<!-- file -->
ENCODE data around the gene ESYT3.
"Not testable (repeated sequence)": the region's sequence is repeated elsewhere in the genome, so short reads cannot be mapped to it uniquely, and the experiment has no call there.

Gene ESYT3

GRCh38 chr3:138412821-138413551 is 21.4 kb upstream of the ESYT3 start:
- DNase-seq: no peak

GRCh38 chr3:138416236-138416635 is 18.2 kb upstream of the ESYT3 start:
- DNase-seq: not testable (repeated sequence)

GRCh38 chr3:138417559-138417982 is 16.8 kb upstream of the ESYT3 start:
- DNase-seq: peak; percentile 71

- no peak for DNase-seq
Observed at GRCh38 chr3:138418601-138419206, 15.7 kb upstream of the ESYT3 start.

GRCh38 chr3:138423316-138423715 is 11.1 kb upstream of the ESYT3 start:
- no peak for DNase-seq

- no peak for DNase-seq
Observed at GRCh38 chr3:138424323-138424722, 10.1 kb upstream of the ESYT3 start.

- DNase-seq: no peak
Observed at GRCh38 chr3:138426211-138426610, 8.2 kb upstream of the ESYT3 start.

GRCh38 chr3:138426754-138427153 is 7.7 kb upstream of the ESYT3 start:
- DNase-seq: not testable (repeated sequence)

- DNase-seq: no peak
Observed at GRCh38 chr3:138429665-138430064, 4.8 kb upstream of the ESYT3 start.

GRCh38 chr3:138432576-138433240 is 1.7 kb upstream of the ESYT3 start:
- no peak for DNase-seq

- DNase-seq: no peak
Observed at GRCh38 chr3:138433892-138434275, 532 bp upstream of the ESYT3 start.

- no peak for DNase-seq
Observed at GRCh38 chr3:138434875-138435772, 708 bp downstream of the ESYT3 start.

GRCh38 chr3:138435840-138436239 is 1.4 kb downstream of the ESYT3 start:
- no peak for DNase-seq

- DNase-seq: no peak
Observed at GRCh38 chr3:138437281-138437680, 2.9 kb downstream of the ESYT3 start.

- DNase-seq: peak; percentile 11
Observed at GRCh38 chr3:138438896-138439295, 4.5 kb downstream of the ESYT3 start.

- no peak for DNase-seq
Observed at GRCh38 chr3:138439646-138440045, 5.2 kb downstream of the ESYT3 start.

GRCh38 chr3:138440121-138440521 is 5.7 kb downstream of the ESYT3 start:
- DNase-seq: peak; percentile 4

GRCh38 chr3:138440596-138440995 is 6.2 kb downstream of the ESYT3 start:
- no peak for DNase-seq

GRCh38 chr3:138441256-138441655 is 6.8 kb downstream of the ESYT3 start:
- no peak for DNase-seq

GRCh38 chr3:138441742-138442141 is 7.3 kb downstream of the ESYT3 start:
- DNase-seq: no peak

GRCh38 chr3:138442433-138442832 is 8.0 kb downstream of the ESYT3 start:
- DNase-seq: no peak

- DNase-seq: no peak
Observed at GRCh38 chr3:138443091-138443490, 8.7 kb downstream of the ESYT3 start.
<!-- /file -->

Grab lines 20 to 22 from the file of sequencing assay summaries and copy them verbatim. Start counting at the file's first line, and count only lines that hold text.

- DNase-seq: no peak
Observed at GRCh38 chr3:138429665-138430064, 4.8 kb upstream of the ESYT3 start.

GRCh38 chr3:138432576-138433240 is 1.7 kb upstream of the ESYT3 start: